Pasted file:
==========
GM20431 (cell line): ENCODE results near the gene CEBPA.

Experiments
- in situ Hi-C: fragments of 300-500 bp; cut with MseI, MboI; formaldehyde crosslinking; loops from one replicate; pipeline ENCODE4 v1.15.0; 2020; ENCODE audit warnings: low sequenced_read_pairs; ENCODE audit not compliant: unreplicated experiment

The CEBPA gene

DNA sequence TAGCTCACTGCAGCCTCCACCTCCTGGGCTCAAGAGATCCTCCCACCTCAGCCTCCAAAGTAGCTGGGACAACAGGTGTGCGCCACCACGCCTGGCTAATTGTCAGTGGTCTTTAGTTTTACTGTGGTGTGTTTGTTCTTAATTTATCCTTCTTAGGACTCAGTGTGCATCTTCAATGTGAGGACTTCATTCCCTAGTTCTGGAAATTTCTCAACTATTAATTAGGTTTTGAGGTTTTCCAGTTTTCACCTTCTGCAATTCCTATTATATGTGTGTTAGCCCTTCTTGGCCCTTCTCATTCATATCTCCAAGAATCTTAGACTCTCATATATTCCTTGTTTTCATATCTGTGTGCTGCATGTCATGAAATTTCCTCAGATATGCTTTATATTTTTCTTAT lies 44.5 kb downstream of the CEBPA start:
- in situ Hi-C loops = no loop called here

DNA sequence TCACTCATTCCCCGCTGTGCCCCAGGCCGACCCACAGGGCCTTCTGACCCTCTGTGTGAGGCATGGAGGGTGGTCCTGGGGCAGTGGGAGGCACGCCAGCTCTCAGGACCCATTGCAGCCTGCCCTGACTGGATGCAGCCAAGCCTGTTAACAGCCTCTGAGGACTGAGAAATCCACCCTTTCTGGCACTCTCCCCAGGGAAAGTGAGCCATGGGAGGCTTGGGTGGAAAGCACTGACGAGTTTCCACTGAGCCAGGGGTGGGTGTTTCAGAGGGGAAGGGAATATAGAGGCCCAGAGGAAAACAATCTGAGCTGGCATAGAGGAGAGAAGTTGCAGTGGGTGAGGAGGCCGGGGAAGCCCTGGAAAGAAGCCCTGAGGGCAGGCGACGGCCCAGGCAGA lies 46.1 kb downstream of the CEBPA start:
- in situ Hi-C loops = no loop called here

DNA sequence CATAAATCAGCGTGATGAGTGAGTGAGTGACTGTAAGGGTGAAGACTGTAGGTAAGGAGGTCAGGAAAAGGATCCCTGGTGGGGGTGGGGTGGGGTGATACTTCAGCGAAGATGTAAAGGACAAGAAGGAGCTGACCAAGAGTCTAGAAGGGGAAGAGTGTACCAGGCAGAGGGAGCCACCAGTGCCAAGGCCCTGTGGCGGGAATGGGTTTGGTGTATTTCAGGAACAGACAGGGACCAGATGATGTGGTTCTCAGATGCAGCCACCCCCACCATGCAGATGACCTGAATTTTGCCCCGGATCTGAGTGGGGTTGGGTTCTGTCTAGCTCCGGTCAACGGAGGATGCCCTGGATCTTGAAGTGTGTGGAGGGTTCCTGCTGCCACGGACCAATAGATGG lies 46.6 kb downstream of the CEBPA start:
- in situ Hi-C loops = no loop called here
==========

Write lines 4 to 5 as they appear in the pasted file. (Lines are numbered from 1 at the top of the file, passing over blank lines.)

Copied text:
The CEBPA gene

DNA sequence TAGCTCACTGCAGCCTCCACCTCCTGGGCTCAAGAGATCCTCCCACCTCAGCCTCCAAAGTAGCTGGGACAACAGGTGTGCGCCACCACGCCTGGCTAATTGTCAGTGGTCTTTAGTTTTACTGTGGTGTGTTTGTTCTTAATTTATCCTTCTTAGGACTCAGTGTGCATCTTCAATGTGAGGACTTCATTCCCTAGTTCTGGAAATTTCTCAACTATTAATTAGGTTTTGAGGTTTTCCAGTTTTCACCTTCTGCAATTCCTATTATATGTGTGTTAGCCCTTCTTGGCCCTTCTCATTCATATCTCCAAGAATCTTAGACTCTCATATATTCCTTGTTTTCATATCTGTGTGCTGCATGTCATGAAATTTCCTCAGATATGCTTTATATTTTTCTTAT lies 44.5 kb downstream of the CEBPA start: